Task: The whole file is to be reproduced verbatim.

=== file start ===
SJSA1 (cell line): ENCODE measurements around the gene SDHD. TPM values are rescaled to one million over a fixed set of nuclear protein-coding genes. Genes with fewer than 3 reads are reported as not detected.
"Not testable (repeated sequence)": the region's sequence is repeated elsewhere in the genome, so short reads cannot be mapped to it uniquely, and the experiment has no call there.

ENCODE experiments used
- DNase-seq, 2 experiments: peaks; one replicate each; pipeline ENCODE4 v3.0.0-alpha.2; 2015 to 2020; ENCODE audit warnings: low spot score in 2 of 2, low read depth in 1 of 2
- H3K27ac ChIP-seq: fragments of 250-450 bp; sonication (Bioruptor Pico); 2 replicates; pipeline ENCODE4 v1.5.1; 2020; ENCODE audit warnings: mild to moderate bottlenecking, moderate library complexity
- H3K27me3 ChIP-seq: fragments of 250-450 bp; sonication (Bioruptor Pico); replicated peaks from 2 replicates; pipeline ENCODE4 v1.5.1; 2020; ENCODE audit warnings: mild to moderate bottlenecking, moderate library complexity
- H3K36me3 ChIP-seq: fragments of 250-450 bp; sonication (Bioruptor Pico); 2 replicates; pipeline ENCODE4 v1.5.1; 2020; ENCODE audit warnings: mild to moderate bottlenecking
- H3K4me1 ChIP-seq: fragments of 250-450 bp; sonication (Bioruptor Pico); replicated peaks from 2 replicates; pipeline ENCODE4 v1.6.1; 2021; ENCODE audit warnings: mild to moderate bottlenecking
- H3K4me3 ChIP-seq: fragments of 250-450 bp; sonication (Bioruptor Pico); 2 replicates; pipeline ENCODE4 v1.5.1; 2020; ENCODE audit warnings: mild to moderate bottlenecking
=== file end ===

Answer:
SJSA1 (cell line): ENCODE measurements around the gene SDHD. TPM values are rescaled to one million over a fixed set of nuclear protein-coding genes. Genes with fewer than 3 reads are reported as not detected.
"Not testable (repeated sequence)": the region's sequence is repeated elsewhere in the genome, so short reads cannot be mapped to it uniquely, and the experiment has no call there.

ENCODE experiments used
- DNase-seq, 2 experiments: peaks; one replicate each; pipeline ENCODE4 v3.0.0-alpha.2; 2015 to 2020; ENCODE audit warnings: low spot score in 2 of 2, low read depth in 1 of 2
- H3K27ac ChIP-seq: fragments of 250-450 bp; sonication (Bioruptor Pico); 2 replicates; pipeline ENCODE4 v1.5.1; 2020; ENCODE audit warnings: mild to moderate bottlenecking, moderate library complexity
- H3K27me3 ChIP-seq: fragments of 250-450 bp; sonication (Bioruptor Pico); replicated peaks from 2 replicates; pipeline ENCODE4 v1.5.1; 2020; ENCODE audit warnings: mild to moderate bottlenecking, moderate library complexity
- H3K36me3 ChIP-seq: fragments of 250-450 bp; sonication (Bioruptor Pico); 2 replicates; pipeline ENCODE4 v1.5.1; 2020; ENCODE audit warnings: mild to moderate bottlenecking
- H3K4me1 ChIP-seq: fragments of 250-450 bp; sonication (Bioruptor Pico); replicated peaks from 2 replicates; pipeline ENCODE4 v1.6.1; 2021; ENCODE audit warnings: mild to moderate bottlenecking
- H3K4me3 ChIP-seq: fragments of 250-450 bp; sonication (Bioruptor Pico); 2 replicates; pipeline ENCODE4 v1.5.1; 2020; ENCODE audit warnings: mild to moderate bottlenecking